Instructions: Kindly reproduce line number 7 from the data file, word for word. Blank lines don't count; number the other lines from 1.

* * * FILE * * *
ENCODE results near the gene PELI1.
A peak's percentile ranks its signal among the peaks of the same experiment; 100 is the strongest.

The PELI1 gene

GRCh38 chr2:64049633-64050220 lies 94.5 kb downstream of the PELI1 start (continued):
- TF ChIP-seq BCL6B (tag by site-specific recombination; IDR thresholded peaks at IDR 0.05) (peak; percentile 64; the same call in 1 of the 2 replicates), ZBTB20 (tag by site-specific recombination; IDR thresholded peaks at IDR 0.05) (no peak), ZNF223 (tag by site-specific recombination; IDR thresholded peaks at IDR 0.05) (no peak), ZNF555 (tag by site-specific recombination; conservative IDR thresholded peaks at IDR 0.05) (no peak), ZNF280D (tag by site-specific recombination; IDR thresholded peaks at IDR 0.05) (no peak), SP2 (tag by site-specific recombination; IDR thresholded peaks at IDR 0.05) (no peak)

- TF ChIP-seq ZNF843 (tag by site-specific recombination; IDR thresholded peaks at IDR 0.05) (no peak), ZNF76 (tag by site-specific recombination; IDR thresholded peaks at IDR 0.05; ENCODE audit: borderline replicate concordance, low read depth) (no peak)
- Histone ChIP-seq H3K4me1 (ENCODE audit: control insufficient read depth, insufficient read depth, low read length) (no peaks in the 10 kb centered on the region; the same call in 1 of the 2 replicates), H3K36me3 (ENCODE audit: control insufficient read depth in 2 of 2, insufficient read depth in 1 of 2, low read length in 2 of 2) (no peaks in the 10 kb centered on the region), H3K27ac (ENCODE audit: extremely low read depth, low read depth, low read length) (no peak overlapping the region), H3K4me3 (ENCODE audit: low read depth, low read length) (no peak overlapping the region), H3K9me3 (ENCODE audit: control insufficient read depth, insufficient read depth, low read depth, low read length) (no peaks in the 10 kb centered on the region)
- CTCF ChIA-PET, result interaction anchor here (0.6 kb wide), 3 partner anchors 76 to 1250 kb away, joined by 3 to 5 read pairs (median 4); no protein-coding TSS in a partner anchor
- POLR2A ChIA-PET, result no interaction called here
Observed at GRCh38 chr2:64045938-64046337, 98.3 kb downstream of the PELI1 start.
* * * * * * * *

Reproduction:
- Histone ChIP-seq H3K4me1 (ENCODE audit: control insufficient read depth, insufficient read depth, low read length) (no peaks in the 10 kb centered on the region; the same call in 1 of the 2 replicates), H3K36me3 (ENCODE audit: control insufficient read depth in 2 of 2, insufficient read depth in 1 of 2, low read length in 2 of 2) (no peaks in the 10 kb centered on the region), H3K27ac (ENCODE audit: extremely low read depth, low read depth, low read length) (no peak overlapping the region), H3K4me3 (ENCODE audit: low read depth, low read length) (no peak overlapping the region), H3K9me3 (ENCODE audit: control insufficient read depth, insufficient read depth, low read depth, low read length) (no peaks in the 10 kb centered on the region)